Mylan’s big settlement with the federal government last week over EpiPen rebates has a $120 million question attached to it.
The nearly six-month-long grace period drugmaker Mylan received before it has to pay full rebates for sales of its anti-allergy device could end up costing Medicaid tens of millions of dollars, an analyst said Tuesday.
Or it could end up costing Medicaid not much at all.
Because neither the federal government nor Mylan will explain what’s going on with that grace period, it is not clear how much, or how little, Medicaid will end up being out of under the deal.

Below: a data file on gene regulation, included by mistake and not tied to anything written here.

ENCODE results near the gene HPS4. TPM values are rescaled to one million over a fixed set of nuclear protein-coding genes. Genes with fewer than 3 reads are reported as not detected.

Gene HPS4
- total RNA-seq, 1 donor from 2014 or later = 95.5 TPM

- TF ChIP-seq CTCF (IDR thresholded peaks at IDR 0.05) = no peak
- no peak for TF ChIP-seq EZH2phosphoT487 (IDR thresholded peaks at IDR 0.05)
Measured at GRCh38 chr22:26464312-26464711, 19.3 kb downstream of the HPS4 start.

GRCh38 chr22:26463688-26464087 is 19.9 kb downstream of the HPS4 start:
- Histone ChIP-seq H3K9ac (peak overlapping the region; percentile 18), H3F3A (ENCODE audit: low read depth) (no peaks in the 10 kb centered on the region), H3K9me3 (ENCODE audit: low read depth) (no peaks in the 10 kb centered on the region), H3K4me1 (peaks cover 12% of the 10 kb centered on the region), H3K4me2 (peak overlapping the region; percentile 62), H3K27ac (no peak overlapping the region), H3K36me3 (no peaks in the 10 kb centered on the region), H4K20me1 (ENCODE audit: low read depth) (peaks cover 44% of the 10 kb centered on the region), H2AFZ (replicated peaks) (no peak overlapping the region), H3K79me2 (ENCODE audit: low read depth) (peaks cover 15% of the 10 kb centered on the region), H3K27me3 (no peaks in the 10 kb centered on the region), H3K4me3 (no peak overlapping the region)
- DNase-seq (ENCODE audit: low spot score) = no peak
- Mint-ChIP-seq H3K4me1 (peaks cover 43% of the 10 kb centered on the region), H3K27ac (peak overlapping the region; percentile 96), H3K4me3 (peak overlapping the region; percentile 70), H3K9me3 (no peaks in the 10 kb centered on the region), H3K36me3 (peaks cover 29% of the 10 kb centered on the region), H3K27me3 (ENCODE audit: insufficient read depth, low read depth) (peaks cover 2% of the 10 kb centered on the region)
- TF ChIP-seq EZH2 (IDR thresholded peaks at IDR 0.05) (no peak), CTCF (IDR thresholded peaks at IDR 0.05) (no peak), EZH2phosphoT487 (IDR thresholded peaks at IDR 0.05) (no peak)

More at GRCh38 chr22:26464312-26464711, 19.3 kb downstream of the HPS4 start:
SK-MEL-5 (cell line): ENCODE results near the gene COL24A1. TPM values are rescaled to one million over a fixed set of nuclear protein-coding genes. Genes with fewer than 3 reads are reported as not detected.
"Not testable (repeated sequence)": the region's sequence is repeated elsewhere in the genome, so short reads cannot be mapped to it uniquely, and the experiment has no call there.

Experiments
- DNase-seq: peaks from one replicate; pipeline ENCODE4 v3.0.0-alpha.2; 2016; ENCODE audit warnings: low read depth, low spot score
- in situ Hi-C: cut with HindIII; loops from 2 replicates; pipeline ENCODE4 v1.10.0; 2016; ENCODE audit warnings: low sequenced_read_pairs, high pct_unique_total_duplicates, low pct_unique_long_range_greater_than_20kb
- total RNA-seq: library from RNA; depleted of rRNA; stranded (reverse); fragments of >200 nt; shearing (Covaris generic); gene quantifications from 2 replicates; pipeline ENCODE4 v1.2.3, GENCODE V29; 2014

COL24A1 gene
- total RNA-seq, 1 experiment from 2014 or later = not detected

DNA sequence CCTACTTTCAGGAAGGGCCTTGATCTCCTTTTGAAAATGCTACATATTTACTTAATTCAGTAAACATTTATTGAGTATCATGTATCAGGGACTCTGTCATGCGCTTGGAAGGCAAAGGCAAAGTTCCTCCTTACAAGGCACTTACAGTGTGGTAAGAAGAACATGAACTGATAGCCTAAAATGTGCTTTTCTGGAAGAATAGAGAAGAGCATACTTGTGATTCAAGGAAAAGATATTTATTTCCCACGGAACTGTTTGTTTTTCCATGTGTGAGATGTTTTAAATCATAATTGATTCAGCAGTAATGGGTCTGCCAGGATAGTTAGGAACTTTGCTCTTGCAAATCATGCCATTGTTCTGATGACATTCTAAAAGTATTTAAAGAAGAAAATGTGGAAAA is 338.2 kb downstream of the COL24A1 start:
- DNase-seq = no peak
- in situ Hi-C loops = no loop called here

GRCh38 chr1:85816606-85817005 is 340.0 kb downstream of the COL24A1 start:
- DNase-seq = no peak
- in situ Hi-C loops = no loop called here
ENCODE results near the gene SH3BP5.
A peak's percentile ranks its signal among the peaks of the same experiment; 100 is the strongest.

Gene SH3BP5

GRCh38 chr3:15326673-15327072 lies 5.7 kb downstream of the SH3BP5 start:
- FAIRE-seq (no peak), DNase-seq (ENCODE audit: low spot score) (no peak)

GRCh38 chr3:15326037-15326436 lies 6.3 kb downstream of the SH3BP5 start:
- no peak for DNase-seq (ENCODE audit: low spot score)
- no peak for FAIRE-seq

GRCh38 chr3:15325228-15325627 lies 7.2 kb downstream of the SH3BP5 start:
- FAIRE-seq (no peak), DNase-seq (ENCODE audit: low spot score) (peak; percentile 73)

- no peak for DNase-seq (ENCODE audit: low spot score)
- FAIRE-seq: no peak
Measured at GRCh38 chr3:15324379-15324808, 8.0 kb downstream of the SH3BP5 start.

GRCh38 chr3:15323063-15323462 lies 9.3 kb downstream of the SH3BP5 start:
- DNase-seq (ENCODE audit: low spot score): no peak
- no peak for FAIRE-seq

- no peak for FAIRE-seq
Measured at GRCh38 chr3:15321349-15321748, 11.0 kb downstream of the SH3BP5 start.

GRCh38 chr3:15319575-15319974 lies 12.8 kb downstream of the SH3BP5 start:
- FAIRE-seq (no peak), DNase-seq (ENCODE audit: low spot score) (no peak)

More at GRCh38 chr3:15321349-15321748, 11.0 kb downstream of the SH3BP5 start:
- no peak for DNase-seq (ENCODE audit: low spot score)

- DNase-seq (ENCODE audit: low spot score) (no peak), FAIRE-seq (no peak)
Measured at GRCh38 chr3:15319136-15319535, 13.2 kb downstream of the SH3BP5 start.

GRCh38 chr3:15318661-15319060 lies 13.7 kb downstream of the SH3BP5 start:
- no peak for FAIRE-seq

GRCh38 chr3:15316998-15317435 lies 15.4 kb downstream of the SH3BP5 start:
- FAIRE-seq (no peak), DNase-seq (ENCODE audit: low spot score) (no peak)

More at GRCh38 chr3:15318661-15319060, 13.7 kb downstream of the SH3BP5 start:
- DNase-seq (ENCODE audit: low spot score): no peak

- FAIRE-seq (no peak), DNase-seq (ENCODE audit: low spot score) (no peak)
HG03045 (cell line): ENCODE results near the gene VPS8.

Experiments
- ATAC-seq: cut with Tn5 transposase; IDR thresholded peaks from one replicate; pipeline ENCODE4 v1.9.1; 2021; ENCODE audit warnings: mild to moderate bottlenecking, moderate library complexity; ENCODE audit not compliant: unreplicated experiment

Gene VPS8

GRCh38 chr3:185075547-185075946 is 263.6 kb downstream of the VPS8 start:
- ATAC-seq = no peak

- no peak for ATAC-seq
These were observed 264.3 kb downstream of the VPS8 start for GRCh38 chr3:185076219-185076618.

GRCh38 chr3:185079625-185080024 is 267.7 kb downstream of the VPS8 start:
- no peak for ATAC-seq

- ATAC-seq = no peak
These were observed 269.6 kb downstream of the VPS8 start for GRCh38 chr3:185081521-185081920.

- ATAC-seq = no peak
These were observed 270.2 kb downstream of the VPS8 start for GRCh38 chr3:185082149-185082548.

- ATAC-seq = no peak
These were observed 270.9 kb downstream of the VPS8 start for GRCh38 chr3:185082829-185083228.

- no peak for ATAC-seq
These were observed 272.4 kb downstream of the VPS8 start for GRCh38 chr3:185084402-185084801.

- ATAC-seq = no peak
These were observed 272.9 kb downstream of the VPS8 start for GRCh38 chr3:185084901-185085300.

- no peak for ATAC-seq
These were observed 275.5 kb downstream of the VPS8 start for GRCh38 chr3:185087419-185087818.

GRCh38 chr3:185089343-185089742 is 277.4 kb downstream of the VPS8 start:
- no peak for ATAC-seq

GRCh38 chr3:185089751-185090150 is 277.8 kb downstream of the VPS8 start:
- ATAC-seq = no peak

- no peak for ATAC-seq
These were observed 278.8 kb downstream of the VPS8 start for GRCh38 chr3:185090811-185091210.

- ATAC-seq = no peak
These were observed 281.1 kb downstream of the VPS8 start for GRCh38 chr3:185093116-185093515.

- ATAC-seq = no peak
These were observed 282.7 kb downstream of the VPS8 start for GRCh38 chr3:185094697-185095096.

Evercore ISI senior managing director and analyst Umer Raffat told CNBC that Medicaid — after making a projected $120 million or more in EpiPen purchases through April 1 — might have been entitled to a nearly 99 percent rebate from Mylan without that grace period.
Such a high rebate rate would have meant that Medicaid’s …
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